"2" helps you to jump between folders in your unix shell. It's just my attempt to guess where you want to navigate and help you with less typing.

how it works

Here's a screencast to see what I'm talking about.

A tiny script integrated with your shell populates the directories database while you are jumping around.

Later, when you want to cd somewhere you just type a few letters (hints) - "2" will find the most suitable directory path using the fuzzy search and brings you there.

If you want to know more - "2" has two parts (what a coincidence!). The first is a piece of a shell script (now zsh and bash are supported). This scripts monitors your moves around the filesystem tree and provides and alias for "2" and a hotkey for interactive mode (see below what it means).

The second piece is a tool written in Go. It reads and writes the directories database and performs the actual search. The reasons I added a separate tool is to optimize search speed. But to tell you the truth - I didn't want to torture myself with writing a search algorithm in Bash :)


$ hg clone ssh://hg@bitbucket.org/zserge/2
$ cd 2
$ go build
$ sudo cp 2 /usr/local/bin
$ sudo mkdir /usr/local/share/2
$ sudo cp bashrc /usr/local/share/2
$ sudo cp zshrc /usr/local/share/2

Then add the following lines to your .bashrc or .zshrc depending on what shell you use:

export _2IGNORE="/tmp/*"
source /usr/local/share/2/bashrc # or zshrc

The second line integrates "2" into your shell and the first line is used to configure it (to make it ignore some paths)


If you want "2" to understand you better first set up the ignored paths. I personally don't like it to remember my /tmp and all its subfolders because they are located in the tmpfs and there is no sense to store these paths in the persistent database. Also, I don't want it to remember my home directory (but still remember the subdirectories).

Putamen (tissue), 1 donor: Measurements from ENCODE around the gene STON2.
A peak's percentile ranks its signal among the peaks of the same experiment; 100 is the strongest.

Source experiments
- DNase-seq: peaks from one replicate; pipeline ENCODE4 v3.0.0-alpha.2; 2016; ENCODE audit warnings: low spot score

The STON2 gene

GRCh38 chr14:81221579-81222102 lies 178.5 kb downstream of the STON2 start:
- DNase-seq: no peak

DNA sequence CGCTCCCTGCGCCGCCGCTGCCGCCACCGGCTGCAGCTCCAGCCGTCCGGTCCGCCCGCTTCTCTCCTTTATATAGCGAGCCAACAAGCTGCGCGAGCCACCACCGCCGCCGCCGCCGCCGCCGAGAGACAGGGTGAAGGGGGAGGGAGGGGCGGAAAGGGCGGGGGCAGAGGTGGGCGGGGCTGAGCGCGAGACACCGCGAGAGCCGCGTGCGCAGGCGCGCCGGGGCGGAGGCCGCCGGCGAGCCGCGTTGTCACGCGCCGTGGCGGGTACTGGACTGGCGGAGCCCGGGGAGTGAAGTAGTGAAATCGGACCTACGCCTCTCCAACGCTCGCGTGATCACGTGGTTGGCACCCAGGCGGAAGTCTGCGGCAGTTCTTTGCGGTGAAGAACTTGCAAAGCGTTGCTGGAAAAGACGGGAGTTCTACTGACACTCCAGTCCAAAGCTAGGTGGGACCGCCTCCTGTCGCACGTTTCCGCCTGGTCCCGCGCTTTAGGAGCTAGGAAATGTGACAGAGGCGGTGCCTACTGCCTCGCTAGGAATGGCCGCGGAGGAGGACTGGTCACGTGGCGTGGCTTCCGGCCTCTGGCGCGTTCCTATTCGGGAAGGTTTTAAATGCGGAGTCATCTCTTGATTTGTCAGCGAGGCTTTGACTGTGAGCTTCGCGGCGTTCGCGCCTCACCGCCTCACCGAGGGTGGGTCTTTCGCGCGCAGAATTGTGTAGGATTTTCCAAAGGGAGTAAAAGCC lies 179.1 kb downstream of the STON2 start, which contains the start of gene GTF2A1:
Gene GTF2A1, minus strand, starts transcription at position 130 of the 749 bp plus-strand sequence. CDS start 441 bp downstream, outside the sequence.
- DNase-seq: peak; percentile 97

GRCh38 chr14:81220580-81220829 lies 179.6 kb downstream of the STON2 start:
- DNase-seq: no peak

You can put a list of ignored paths into the _2IGNORE environment variable separated by colons. In my case it looks like:

export _2IGNORE="/tmp/*:/home/serge"

The star at the end of the path means a mask.

Next, the hints that are closer to the end of the path are more important, thus for hint "sys" it's more likely to go to /usr/include/sys than to /sys/kernel/debug.

Hints are matched in the order you type them.

Another thing to remember is that extra importance have hints that match the parts of the path after the separators: hint "inc" points /usr/include more obviously than hint "clu" even though "clu" is closer to the end of the path.

That's all you need to know. Happy "2"-ing!

interactive mode

If you want to see what path matches your hints the best you can try interactive mode. It's still in its very early days, but might help someone.

To activate interactive mode type Ctrl+2 in zsh or Alt+2 in bash.

other info

"2" is an open source software and is distributed under MIT license.